You can probably save a good-size forest by recycling academic papers on risk and diversification, suggests Vitaliy N. Katsenelson in ‘The Little Book of Sideways Markets: How to make money in markets that go nowhere’ (www.wiley.com). These concepts are drummed into students’ heads in academia, but their practical application is usually spoiled by long formulas awash in Greek symbols, he frets, in a chapter titled ‘Think different.’
Taking up two common approaches to risk – one from the perspective of volatility (a stock declining in price, or returns falling below one’s expectations), and the other as permanent loss of capital (as put forth by Warren Buffett and Benjamin Graham) – the author says the truth is somewhere in between.
What risk means to us is shaped by our time horizon, he explains. “If you are investing for the long run – at least five years – a permanent loss of capital is the risk you should be concerned with the most. The distinction here is that if you are armed with a long-term time horizon, volatility is a mere inconvenience (and often an opportunity, especially in a sideways market).” On the contrary, to those whose time horizon is short-term, and so do not have the time to wait it out, even a temporary stock decline results in permanent loss of capital.
Another important, although less tangible, issue with volatility is that it impacts our emotions and makes us do the wrong things such as buy high and sell low, cautions Katsenelson. He adds that for a very rational computer-like decision maker this is not an issue, but since we are not computers we should not ignore the emotional element of volatility.
The antidote is to “make reasonable attempts to minimise its impact on the portfolio through diversification, and/or own stocks whose business you understand, so that you can be comfortable with their price fluctuations.”
An insightful section in the chapter is on ‘alternative history,’ where the author warns of the danger in evaluating decisions by focusing solely on the outcome. “Let’s say the CEO of a company that has all of its operations in Grand Cayman decided to save a lot of money by cancelling the company’s hurricane insurance, saying something to his constituents along the lines of, ‘Why waste millions of dollars on insurance when we can put it into R&D instead?’”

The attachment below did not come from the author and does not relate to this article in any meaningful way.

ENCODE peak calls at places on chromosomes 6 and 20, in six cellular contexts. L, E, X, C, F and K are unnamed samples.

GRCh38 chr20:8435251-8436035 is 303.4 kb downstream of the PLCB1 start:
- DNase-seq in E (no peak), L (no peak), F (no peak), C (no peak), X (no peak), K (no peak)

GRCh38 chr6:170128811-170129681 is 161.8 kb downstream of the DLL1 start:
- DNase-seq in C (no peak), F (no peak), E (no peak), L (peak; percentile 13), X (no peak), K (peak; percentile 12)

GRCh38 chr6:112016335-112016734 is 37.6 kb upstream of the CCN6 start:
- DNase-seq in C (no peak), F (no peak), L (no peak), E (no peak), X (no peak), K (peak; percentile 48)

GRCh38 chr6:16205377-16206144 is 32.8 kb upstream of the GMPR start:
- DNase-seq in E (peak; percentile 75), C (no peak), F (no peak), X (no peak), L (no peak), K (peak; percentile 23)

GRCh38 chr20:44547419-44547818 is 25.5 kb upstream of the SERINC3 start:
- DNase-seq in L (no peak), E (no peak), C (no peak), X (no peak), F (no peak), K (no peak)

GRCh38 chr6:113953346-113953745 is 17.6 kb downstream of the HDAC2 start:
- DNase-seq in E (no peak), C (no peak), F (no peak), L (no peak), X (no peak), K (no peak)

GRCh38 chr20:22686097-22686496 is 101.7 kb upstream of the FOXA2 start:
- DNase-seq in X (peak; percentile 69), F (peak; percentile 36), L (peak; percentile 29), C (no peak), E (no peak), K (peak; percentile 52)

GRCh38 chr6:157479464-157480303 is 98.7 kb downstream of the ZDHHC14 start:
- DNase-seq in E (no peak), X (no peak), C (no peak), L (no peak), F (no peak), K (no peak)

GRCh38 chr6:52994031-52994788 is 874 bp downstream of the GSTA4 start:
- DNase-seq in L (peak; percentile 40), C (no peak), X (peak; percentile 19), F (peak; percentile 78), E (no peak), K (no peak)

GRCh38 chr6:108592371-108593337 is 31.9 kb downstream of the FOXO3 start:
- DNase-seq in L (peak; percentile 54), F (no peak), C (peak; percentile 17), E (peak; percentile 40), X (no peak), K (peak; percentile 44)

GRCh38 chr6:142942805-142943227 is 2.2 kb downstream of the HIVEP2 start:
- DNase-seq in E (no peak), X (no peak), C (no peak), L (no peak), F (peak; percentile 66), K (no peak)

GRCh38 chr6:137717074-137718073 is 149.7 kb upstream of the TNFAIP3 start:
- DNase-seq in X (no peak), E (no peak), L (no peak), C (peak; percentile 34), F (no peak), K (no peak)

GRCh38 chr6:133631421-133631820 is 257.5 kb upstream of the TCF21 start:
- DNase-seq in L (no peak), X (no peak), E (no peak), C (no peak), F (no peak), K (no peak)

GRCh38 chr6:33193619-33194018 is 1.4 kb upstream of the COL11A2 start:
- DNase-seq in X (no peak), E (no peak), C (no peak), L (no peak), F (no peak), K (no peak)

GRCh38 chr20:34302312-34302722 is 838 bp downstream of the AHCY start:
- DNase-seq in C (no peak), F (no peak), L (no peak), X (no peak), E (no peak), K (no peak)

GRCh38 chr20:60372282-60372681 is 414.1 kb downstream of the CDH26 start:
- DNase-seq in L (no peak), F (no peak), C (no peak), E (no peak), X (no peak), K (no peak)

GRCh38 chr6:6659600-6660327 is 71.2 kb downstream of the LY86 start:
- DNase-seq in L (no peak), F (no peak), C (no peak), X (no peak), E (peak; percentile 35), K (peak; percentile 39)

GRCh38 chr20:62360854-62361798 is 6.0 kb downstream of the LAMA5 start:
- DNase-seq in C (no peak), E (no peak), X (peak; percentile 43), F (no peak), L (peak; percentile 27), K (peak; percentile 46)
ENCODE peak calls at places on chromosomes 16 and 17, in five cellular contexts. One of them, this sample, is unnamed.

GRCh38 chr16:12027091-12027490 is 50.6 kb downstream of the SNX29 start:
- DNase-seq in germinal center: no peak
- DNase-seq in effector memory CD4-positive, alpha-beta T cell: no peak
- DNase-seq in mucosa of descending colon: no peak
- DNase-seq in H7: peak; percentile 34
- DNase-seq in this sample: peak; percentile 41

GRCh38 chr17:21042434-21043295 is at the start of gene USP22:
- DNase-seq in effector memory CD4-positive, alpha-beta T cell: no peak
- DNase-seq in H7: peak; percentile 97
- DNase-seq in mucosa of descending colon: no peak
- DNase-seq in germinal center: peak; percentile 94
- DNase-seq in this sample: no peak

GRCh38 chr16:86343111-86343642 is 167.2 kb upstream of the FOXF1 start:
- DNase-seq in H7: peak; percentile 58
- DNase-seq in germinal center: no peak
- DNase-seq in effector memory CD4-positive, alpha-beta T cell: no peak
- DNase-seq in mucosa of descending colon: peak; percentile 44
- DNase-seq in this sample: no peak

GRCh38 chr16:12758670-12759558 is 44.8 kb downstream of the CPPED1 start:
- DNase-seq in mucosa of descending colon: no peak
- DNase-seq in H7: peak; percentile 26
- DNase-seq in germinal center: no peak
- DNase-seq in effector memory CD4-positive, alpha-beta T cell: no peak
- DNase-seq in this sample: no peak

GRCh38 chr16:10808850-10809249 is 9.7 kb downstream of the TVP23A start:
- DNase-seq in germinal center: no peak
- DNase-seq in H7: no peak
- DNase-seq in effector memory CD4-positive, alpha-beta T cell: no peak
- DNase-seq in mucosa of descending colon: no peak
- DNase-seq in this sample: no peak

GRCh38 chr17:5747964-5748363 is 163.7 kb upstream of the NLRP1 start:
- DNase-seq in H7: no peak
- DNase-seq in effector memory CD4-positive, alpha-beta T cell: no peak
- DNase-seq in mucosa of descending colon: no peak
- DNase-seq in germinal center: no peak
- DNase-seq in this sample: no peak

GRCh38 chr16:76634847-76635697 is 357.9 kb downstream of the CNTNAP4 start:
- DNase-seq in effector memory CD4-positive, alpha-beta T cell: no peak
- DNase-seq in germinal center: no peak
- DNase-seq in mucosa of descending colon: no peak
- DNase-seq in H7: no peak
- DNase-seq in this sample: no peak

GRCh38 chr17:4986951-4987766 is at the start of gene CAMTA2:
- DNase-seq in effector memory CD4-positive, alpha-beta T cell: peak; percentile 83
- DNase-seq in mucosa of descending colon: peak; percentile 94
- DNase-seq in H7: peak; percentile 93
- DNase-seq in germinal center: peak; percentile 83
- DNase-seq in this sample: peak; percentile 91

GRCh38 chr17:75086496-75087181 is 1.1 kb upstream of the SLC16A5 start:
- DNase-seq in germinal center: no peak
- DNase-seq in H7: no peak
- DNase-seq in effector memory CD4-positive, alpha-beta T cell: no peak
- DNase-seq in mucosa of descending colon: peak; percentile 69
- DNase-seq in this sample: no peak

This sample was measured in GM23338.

There was no hurricane the first year, and the company’s earnings went through the roof, marking the best year in its history, reads the narrative. The question that the author poses is whether the CEO should be given a huge bonus for saving millions of dollars for the company, or be fired.
While hindsight analysis based on observed history would tell us to reward the CEO, such a conclusion would completely ignore other very probably alternative paths and risk that had not surfaced (the hidden risk), instructs Katsenelson. He informs that there is a 44 per cent possibility that a hurricane will hit Grand Cayman in any given year, based on a study of 133-year data set of historical observations from 1871 to 2004 which shows that a hurricane hit Grand Cayman about every two-and-a-quarter years!In this case, the CEO made a very blind decision that exposed the company to grave risk, and then just got lucky, the author reasons. “When evaluation of results is based solely on observed risk, success is often attributed to skills of an investment or a corporate manager, and not to Lady Luck, who really deserves it.”
Eggs and baskets
Towards the end of the chapter is a section titled, ‘Too many eggs, or too many baskets?’ opening with a quote of Warren Buffett, thus: “I cannot be in 50 or 75 things. That’s a Noah’s Ark way of investing – you end up with a zoo that way. I like to put a meaningful amount of money into a few things.”
The author highlights that investors holding hundreds of stocks incur the cost of ignorance, the condition of being uninformed, because a very large number of companies in investors’ portfolios makes it impossible for them to know these companies well. He rues that lack of knowledge leads to an inability to make rational decisions, which then causes investors to behave irrationally and hurts portfolio returns.
In Katsenelson’s view, a portfolio of about 20 stocks is manageable and provides an adequate level of diversification; for, at this level, the price of being wrong is not too high, but every decision matters. He also urges investors to stress-test their portfolios (that is, playing out different what-if scenarios) because the exercise can expose the weaknesses of the portfolios in the case of hidden risks rising to the surface.
Recommended addition to the serious investors’ reading list.